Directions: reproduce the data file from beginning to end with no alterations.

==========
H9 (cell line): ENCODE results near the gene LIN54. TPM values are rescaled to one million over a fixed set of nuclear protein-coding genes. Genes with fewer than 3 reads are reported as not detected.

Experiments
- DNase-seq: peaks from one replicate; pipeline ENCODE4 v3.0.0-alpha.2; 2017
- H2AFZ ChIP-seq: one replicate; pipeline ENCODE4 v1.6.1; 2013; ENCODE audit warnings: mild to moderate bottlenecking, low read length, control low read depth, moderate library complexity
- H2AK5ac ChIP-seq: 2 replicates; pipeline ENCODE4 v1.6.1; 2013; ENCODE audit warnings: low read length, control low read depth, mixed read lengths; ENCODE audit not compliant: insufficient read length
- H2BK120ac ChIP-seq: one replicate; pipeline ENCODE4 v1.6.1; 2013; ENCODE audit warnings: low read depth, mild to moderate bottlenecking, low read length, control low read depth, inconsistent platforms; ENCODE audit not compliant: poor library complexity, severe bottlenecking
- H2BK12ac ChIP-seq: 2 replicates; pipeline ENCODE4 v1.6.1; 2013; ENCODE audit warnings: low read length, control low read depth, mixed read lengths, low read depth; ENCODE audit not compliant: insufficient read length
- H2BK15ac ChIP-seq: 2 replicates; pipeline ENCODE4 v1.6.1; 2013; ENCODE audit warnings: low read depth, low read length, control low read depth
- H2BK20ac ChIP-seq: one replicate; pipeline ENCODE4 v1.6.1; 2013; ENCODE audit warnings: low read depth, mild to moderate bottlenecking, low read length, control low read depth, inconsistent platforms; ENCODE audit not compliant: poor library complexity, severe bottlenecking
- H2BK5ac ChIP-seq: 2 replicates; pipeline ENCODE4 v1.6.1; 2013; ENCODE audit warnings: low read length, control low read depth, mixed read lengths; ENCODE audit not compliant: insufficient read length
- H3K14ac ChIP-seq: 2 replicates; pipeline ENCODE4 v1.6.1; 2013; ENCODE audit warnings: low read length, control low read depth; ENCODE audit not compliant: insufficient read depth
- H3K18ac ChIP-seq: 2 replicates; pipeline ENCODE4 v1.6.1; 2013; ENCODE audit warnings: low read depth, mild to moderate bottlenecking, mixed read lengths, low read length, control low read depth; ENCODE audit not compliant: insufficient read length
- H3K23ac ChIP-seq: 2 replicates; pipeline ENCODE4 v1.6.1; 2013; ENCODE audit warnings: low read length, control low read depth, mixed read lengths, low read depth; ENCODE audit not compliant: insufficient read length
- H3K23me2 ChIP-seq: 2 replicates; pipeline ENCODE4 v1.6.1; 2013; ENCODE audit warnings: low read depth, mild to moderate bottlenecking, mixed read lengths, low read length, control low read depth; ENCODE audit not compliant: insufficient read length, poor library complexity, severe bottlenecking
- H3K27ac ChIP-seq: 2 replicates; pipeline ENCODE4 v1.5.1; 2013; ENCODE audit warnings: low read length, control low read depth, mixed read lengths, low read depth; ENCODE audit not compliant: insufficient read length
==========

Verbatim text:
H9 (cell line): ENCODE results near the gene LIN54. TPM values are rescaled to one million over a fixed set of nuclear protein-coding genes. Genes with fewer than 3 reads are reported as not detected.

Experiments
- DNase-seq: peaks from one replicate; pipeline ENCODE4 v3.0.0-alpha.2; 2017
- H2AFZ ChIP-seq: one replicate; pipeline ENCODE4 v1.6.1; 2013; ENCODE audit warnings: mild to moderate bottlenecking, low read length, control low read depth, moderate library complexity
- H2AK5ac ChIP-seq: 2 replicates; pipeline ENCODE4 v1.6.1; 2013; ENCODE audit warnings: low read length, control low read depth, mixed read lengths; ENCODE audit not compliant: insufficient read length
- H2BK120ac ChIP-seq: one replicate; pipeline ENCODE4 v1.6.1; 2013; ENCODE audit warnings: low read depth, mild to moderate bottlenecking, low read length, control low read depth, inconsistent platforms; ENCODE audit not compliant: poor library complexity, severe bottlenecking
- H2BK12ac ChIP-seq: 2 replicates; pipeline ENCODE4 v1.6.1; 2013; ENCODE audit warnings: low read length, control low read depth, mixed read lengths, low read depth; ENCODE audit not compliant: insufficient read length
- H2BK15ac ChIP-seq: 2 replicates; pipeline ENCODE4 v1.6.1; 2013; ENCODE audit warnings: low read depth, low read length, control low read depth
- H2BK20ac ChIP-seq: one replicate; pipeline ENCODE4 v1.6.1; 2013; ENCODE audit warnings: low read depth, mild to moderate bottlenecking, low read length, control low read depth, inconsistent platforms; ENCODE audit not compliant: poor library complexity, severe bottlenecking
- H2BK5ac ChIP-seq: 2 replicates; pipeline ENCODE4 v1.6.1; 2013; ENCODE audit warnings: low read length, control low read depth, mixed read lengths; ENCODE audit not compliant: insufficient read length
- H3K14ac ChIP-seq: 2 replicates; pipeline ENCODE4 v1.6.1; 2013; ENCODE audit warnings: low read length, control low read depth; ENCODE audit not compliant: insufficient read depth
- H3K18ac ChIP-seq: 2 replicates; pipeline ENCODE4 v1.6.1; 2013; ENCODE audit warnings: low read depth, mild to moderate bottlenecking, mixed read lengths, low read length, control low read depth; ENCODE audit not compliant: insufficient read length
- H3K23ac ChIP-seq: 2 replicates; pipeline ENCODE4 v1.6.1; 2013; ENCODE audit warnings: low read length, control low read depth, mixed read lengths, low read depth; ENCODE audit not compliant: insufficient read length
- H3K23me2 ChIP-seq: 2 replicates; pipeline ENCODE4 v1.6.1; 2013; ENCODE audit warnings: low read depth, mild to moderate bottlenecking, mixed read lengths, low read length, control low read depth; ENCODE audit not compliant: insufficient read length, poor library complexity, severe bottlenecking
- H3K27ac ChIP-seq: 2 replicates; pipeline ENCODE4 v1.5.1; 2013; ENCODE audit warnings: low read length, control low read depth, mixed read lengths, low read depth; ENCODE audit not compliant: insufficient read length